I have no problem with the concept of ‘social media’. It sounds welcoming enough, even comforting. Let’s say you are a shut-in and no one comes to your door. You fire up the Internet, login to Facebook, Twitter, LinkedIn or any other of myriad, electronically devised stand-ins for people, and commence to chat for hours. What could go wrong?
Just this: In most cases, no one trolling for information about you and yours gives a rat’s derrière about you and yours. More often, they simply want to blunt your attention to reality (the sky is either blue, or it’s snowing); or they want to steal your money, identity and, in the final analysis, soul.
Not long ago, I disconnected from every social media account I once had. That includes Facebook, Twitter and LinkedIn. Let’s call it an experiment. But, so far, it’s working well. I’m calmer, more sanguine. I have more time to read for pleasure. I actually talk to real people – look them in their eyes and not into the vibrant screen of my smart phone. At the very least, I’m a better dinner guest.
Last year, The New York Times ran a piece entitled, “Is Social Media Disconnecting Us From the Big Picture?” In it, the writer observed: “Maybe I shouldn’t have been surprised that Donald Trump could be elected president, but I was. I live in Brooklyn and work in Manhattan, two of the most liberal places in the country. But even online, I wasn’t seeing many signs of support for him. How did that blindness occur? Social media is my portal into the rest of the world – my periscope into the communities next to my community, into how the rest of the world thinks and feels. And it completely failed me.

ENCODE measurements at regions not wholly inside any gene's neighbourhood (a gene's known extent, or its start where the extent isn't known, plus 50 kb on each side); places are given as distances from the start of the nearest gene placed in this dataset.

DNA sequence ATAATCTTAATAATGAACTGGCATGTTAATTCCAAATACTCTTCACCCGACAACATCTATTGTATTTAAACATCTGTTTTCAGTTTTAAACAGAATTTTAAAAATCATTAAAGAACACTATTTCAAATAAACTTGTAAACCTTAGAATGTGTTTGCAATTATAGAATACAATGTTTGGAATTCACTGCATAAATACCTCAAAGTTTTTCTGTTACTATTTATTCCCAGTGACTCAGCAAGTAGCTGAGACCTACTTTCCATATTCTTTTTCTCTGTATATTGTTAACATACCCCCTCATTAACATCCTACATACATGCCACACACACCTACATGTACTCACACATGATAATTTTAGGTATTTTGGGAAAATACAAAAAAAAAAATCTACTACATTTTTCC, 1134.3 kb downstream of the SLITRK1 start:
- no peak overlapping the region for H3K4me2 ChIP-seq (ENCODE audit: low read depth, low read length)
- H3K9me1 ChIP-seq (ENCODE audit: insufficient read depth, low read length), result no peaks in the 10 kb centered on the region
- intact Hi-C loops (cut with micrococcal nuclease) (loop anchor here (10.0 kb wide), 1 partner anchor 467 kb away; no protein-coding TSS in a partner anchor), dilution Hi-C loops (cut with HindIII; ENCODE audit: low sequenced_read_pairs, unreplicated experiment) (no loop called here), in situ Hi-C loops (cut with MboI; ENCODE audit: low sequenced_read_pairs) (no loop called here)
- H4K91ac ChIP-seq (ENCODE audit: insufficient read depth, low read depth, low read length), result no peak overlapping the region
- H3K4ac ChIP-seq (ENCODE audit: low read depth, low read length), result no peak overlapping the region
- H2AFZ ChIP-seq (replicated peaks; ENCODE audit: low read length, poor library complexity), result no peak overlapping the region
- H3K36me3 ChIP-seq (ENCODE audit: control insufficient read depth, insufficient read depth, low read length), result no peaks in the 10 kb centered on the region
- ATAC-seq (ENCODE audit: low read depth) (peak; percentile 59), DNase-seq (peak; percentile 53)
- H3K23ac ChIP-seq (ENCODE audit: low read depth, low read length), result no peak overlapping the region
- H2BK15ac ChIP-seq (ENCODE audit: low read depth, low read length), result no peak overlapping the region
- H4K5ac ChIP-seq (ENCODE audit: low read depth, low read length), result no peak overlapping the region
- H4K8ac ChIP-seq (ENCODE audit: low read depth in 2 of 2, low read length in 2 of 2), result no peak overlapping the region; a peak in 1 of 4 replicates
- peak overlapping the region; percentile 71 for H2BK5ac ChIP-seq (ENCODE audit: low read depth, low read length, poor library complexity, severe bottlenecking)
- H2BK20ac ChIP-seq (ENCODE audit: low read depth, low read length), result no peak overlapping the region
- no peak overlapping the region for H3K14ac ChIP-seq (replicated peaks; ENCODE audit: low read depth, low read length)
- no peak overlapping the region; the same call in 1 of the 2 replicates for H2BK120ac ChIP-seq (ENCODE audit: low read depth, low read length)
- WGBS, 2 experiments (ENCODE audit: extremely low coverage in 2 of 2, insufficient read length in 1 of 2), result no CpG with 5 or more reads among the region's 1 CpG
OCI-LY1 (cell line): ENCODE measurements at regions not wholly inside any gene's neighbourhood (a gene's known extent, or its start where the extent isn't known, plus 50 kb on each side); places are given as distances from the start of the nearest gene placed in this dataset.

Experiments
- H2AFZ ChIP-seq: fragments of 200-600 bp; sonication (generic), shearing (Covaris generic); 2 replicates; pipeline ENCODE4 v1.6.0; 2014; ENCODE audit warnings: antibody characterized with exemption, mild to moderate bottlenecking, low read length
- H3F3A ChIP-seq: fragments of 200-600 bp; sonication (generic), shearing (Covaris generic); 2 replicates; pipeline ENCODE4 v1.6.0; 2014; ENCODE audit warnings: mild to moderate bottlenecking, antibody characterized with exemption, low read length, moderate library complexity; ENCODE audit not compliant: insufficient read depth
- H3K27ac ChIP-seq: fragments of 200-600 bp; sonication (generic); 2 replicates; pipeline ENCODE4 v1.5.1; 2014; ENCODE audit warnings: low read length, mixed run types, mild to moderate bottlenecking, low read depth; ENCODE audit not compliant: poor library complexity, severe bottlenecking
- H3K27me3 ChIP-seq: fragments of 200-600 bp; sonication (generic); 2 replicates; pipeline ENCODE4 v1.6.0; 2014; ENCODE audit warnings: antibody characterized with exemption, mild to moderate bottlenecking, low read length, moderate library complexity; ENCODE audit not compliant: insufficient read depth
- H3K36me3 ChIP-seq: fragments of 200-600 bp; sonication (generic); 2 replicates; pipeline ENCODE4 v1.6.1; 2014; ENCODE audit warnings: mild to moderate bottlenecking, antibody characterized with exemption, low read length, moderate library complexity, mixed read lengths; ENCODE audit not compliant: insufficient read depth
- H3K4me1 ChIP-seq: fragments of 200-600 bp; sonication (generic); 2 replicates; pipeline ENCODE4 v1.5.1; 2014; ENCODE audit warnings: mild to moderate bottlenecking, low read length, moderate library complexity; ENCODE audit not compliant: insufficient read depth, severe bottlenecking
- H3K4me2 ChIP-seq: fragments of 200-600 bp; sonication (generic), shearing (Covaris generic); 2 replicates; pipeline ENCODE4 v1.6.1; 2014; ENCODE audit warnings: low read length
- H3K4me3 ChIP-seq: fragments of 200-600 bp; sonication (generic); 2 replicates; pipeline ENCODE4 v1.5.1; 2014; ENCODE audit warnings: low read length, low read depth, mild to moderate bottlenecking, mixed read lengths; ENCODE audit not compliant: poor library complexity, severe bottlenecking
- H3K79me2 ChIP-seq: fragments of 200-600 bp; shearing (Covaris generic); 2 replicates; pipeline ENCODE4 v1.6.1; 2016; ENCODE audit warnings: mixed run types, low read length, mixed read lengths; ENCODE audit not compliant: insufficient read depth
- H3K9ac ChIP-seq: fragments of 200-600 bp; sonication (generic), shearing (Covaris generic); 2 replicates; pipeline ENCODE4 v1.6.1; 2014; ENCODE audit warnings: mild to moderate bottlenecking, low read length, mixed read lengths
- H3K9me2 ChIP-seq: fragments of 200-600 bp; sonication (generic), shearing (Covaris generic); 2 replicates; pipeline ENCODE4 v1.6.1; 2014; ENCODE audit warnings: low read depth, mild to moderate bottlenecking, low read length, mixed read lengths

The writer continues; ‘In hindsight, that failure makes sense. I’ve spent nearly 10 years coaching Facebook – and Instagram and Twitter – on what kinds of news and photos I don’t want to see, and they all behaved accordingly. Each time I liked an article, or clicked on a link, or hid another, the algorithms that curate my streams took notice and showed me only what they thought I wanted to see. That meant I didn’t realize that most of my family members, who live in rural Virginia, were voicing their support for Trump online, and I didn’t see any of the pro-Trump memes that were in heavy circulation before the election. I never saw a Trump hat or a sign or a shirt in my feeds, and the only Election Day selfies I saw were of people declaring their support for Hillary Clinton.”
Still, now that I am completely disconnected from social media, I find my mortal energy re-emerging. I comprehend that I have precious decades left to me on this coil: To see and play with my grandkids, to build gardens, to write books, to laugh with my wife in the cold, stark winters of our lives (and in the surprisingly warm summers of our fourth decade together). I find peace. I find joy.
Walk downtown on any boulevard you happen to choose. Look up on a warm spring day, watch the birds gathering in the stoops of derelict buildings, creating their nests. Cast your gaze to the horizon and remember what life was like before the incessant buzzing and constant bother of smart phones and iPads. Put it all down, if just for a moment. Let your mind wander to that best part of your life, your past, the history of you.
What could go wrong?